Meet three Europeans who became outdoor educators through their passion for the people, cultures and the nature of their adopted countries of Spain, Italy and Vietnam.
Georgina Howard, Spain
“Twenty-two years ago, I was working in Copenhagen as an English teacher and writer and had been commissioned to write a book about how to change your dreams into goals and achievements. I decided to put what I preached into practice.
With no Spanish whatsoever, I drove south in an old Escort with an idea and an activity list and went off to build English and Spanish language exchange holidays. I bought a map, rented a house, put up some fliers, found some walks and waited to see if anybody would come.
I invite small groups of people into my small country house in the Spanish Basque country to learn Spanish while walking and meeting people in the local area.
I think the magic of what I’m trying to do is to create absolutely authentic scenarios where people have to communicate because they want to. The more activities you can provide on an emotional level, whether it’s excitement, whether it’s camaraderie, surprise, a bit of fear when the storm clouds are coming in – whatever emotions we tap into while speaking a foreign language – these become filing cabinets for retrieving what you have learned.
Obviously, the benefits of walking are there. It’s healthy and calming, but you’re also not eyeballing each other, you’re relaxed, you’re not put on the spot – a much more productive platform for learning than a classroom situation. It triggers an emotional reaction, bonding: you ask for help, you comment when you see something beautiful. It is like this three-four-dimensional activity book, linking vocabulary to emotion, to sight, to sound, to smell, even to texture.
We integrate into the Spanish life: I invite the people into my life to meet and talk with locals, be it shepherds or smugglers (retired ones, it is worth adding), cooks, historians or artists. For me language is a tool; my goal is to bring people from different backgrounds together, ultimately to help us realise we’re not alone.”
- A Brit who has lived in Spain for 22 years
- A teacher, writer and language lover who has a passion for bringing cultures together
- Founder and manager of the Pyrenean Experience, recently selected as one of the top ten learning experiences worldwide by The Times newspaper
- Currently writing a book about her life in the Basque country
Virpi Virta, Italy:
”I live in the region of Montefeltro in Central Italy, surrounded by the unspoiled landscapes that you can find behind some of the most famous renaissance painters, such as Da Vinci and Piero della Francesca. This inspired me to bring tourists to admire and paint these same views – almost unchanged since these masters immortalised them hundreds of years ago.
These painting holidays are led by professional arts teachers from Finland while I facilitate and provide the cultural and historical context. People in the groups are at different levels, from beginners to semi-professionals, but being outdoors in holiday-mode creates a non-stressful, supportive atmosphere that encourages people to connect with and learn from each other.
Many say that the setting has given them more confidence to discuss and compare their painting process with their fellow participants and to ask for guidance and feedback from the teachers. The outdoors brings people together and breaks barriers!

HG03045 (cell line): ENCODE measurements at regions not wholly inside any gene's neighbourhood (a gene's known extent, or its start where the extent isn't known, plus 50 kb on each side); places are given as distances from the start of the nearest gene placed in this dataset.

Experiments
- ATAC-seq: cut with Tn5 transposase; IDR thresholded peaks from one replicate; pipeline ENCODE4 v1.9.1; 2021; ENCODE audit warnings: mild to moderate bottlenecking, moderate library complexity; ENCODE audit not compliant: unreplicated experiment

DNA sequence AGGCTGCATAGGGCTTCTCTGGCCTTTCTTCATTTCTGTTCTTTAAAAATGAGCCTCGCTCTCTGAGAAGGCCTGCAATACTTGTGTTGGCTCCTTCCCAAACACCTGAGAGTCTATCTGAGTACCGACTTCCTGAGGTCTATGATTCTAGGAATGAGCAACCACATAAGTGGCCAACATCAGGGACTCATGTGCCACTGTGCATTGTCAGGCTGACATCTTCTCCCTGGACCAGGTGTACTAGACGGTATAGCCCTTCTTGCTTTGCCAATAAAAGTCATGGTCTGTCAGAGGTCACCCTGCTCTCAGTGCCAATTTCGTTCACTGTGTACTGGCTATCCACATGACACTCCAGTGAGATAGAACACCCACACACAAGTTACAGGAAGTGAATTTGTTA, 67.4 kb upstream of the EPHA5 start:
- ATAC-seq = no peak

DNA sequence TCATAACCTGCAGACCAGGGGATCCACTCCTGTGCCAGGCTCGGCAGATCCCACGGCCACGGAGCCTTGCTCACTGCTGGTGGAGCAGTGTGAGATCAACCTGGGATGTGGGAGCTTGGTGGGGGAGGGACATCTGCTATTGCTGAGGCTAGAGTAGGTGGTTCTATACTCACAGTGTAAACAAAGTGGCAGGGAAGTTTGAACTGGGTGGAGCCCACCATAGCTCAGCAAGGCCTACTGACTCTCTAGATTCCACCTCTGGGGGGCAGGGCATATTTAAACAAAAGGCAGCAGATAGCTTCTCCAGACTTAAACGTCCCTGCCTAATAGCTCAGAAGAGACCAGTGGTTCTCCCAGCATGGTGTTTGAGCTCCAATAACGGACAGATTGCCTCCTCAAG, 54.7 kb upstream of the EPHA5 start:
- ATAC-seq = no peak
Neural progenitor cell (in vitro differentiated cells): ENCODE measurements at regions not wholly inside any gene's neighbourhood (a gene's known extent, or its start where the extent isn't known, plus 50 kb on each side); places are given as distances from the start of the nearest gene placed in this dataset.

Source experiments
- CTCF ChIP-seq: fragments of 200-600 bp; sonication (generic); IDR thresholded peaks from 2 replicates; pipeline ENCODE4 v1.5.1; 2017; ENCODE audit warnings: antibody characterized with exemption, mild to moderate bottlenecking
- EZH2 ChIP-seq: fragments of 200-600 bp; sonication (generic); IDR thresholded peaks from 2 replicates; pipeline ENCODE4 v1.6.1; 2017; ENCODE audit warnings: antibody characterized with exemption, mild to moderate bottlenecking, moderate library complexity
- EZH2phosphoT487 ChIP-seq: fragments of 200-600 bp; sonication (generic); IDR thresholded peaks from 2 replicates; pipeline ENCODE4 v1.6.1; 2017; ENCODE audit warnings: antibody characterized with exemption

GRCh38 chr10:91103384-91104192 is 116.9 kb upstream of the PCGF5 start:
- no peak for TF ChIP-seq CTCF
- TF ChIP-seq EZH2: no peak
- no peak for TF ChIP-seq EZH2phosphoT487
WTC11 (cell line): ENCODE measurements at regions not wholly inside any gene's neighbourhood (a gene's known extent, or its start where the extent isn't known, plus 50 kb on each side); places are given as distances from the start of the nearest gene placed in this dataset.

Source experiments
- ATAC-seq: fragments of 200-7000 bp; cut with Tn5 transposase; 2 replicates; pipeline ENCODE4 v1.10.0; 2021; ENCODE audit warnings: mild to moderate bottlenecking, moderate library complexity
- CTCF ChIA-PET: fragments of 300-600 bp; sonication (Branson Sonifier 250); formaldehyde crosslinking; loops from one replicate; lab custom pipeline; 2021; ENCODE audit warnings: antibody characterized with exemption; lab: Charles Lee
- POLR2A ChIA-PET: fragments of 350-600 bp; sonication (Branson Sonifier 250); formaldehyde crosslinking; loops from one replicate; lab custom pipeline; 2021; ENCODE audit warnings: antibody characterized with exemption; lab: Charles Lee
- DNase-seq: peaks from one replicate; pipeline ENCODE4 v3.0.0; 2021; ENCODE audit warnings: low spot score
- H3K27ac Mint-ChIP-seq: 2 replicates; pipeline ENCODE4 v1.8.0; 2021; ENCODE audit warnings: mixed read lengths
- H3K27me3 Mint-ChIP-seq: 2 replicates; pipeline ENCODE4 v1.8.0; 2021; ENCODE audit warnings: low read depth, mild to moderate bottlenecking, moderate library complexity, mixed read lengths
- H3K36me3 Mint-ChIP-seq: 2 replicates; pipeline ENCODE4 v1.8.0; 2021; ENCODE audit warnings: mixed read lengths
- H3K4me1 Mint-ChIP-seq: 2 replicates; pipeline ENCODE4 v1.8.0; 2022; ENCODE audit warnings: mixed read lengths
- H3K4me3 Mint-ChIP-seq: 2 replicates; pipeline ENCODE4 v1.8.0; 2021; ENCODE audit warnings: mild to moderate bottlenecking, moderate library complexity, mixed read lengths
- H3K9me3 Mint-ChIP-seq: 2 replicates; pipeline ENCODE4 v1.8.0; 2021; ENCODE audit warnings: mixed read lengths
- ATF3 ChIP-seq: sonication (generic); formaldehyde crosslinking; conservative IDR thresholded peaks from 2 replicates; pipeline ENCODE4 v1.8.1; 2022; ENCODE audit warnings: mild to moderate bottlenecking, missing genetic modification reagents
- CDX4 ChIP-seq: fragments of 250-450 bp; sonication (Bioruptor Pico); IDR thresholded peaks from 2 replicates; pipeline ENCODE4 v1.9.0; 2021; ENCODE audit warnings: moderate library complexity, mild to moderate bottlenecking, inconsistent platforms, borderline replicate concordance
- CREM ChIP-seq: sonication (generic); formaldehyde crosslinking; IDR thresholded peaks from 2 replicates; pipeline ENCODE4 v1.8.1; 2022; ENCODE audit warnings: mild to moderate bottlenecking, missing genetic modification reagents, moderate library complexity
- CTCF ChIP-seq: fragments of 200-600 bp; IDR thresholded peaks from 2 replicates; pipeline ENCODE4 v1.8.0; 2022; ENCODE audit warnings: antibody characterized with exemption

The outdoor setting also seems to make people creatively bolder. Being outdoors is much more stimulating than staring at a picture in a classroom, and it encourages participants to interact more and share their experiences. Your senses are aroused by the sounds and smells around you. You touch flower petals, the ancient stone walls, and these concrete experiences become a bonus, priceless souvenirs to take home in your heart.”
- A Finn who has lived in Italy for 30 years
- Group leader and guide in the Montefeltro region in Central Italy
- Runs painting in the outdoors courses in the area
Etienne Bossot, Vietnam (France)
“I started doing photography only when I moved to Vietnam 14 years ago, because it was so beautiful and exciting here and I wanted to share it with my friends and family. I quickly found out that the camera was my passport to engaging with people and I fell in love, not with photography as such but with it as a tool to connect with people.
A few years after, I started photography tours in my home town of Hoi An. The concept is simple: I take people to local villages and teach them to use their cameras and take better pictures. In 2012, I started Pics of Asia where we go to other Asian countries, too, such as Laos, India, Bangladesh, even Iran.
With photography, it is important to apply your skills. You can read books and theory about photography for years but if you don’t play with the buttons of your camera and don’t try out how things work with the light available to you in front of you, you’ll never know what to do. And the outdoors is the place to do that.
For me creativity in photography comes from the unexpected. If I work with a model and ask them to do this or that, this or that is what I get. But if I am in a fishing village and don’t tell people what to do, I get unexpected compositions, and I’m going to learn something: ‘oh, I never thought of that!’
I think that by justy being outside in authentic situations, without telling people what to do, we really explore our full creative potential.”
- A Frenchman who has lived in Vietnam for 14 years
- A teacher with a photography habit
- Founder and manager of Pics of Asia photography tours